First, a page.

But in a way, taking on the role of Viola hit her where she lived — or where she used to live — because the gender divide in post-revolutionary Iran isn’t all that different from the way it was in Elizabethan England.

(If you don’t believe that, check out the 2006 Iranian film Offside, about a girl who disguises herself as a boy to see a World Cup qualifying soccer match between Iran and Bahrain because women aren’t allowed in sports stadiums. You couldn’t have seen it in Iran, of course: it was banned.)

"Even to this day, women aren’t allowed to do what they want in that country," she says.

"I have this line, confessing to the rest of the company in the rehearsal hall that ‘I just wanted to be an actor.’" she says. "Every time I say that, I feel like it’s a Bahareh thing in Iran — me in a room full of people saying: ‘You can’t be an actor.’

Yaraghi says the fight over who gets to tell the story and who gets to be on stage all play a part.

"It’s never a conscious choice to look at it through that lens but it’s part of who I am, and Iran is my blood, so no matter what story I’m telling, it always resonates from that part of me, regardless," she says. "In terms of playing Viola, someone who is in love with the stage and wanting to be on that stage, and being forbidden to do so, absolutely, it plays a part in the role that I’m playing."

Andrew Chown (left) as playwright William Shakespeare and Bahareh Yaragi as Viola de Lesseps / Thomas Kent. (Photo by David Cooper)</p>

Andrew Chown (left) as playwright William Shakespeare and Bahareh Yaragi as Viola de Lesseps / Thomas Kent. (Photo by David Cooper)

Even Viola’s plunge into the strange world of theatre was a dynamic Yaraghi could appreciate personally. After all, she is one of the few Toronto actors in a cast assembled largely from the ranks of Edmonton actors affiliated with Citadel, as well as Winnipeg actors drawn from the professional ranks of RMTC.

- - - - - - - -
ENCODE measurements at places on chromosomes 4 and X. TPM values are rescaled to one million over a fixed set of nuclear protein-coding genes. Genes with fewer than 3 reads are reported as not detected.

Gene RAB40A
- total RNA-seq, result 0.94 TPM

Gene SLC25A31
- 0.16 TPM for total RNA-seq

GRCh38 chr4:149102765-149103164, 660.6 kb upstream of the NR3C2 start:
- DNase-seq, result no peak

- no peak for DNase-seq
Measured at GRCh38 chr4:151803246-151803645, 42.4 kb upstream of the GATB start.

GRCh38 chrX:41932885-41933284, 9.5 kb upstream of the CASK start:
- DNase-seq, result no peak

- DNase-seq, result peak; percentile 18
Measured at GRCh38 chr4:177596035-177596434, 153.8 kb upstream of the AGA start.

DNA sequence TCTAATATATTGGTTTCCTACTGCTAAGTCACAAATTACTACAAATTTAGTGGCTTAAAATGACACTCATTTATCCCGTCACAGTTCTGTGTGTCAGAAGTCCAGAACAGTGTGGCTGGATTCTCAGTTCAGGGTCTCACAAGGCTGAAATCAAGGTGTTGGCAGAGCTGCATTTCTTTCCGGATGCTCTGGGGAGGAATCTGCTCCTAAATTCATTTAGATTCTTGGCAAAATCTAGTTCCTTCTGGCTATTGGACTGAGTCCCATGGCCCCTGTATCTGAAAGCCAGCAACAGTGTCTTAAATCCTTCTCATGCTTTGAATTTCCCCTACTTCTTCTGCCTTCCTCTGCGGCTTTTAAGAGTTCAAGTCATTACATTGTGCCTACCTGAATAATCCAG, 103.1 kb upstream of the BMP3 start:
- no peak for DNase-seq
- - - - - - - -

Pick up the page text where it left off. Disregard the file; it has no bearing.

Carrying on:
Out of the cast of 20 Yaraghi didn’t know a single soul — something the actress had never experienced before — but everyone got along really great right from the start.

"It’s kind of the nature of the piece, the chaos and the messiness of it brought us all together really fast," she says. "And to be honest, as Bahareh, I was trying to pick up what I could from every single actor because the room is filled with so much talent and comedic chops. I was in awe the way Viola is in awe with actors that she sees on stage and wanting to be a part of it."

At least Yaraghi didn’t have any difficulty playing Viola’s masculine persona, ‘Thomas Kent.’ In fact, she found it a comparative breeze.

"The funny part is that I felt so much more as Viola playing Thomas Kent than I did as Viola, being in Viola’s beautiful dresses," she says. "I couldn’t understand why I felt uncomfortable in the scenes in which I was playing Viola in her dresses."

Being in a restrictive large dress changed how the actress walked and how she talked. It made her walk a little bit like a princess, she says.

Compelled to examine that, Bahareh "realized that it’s because she’s fighting against those dresses.

"She doesn’t actually want to be wearing these dresses," she says. "She wants the freedom she has in Thomas Kent’s costume."

randall.king@freepress.mb.ca  

Twitter: @FreepKing

Randall King

Randall King
Reporter

In a way, Randall King was born into the entertainment beat.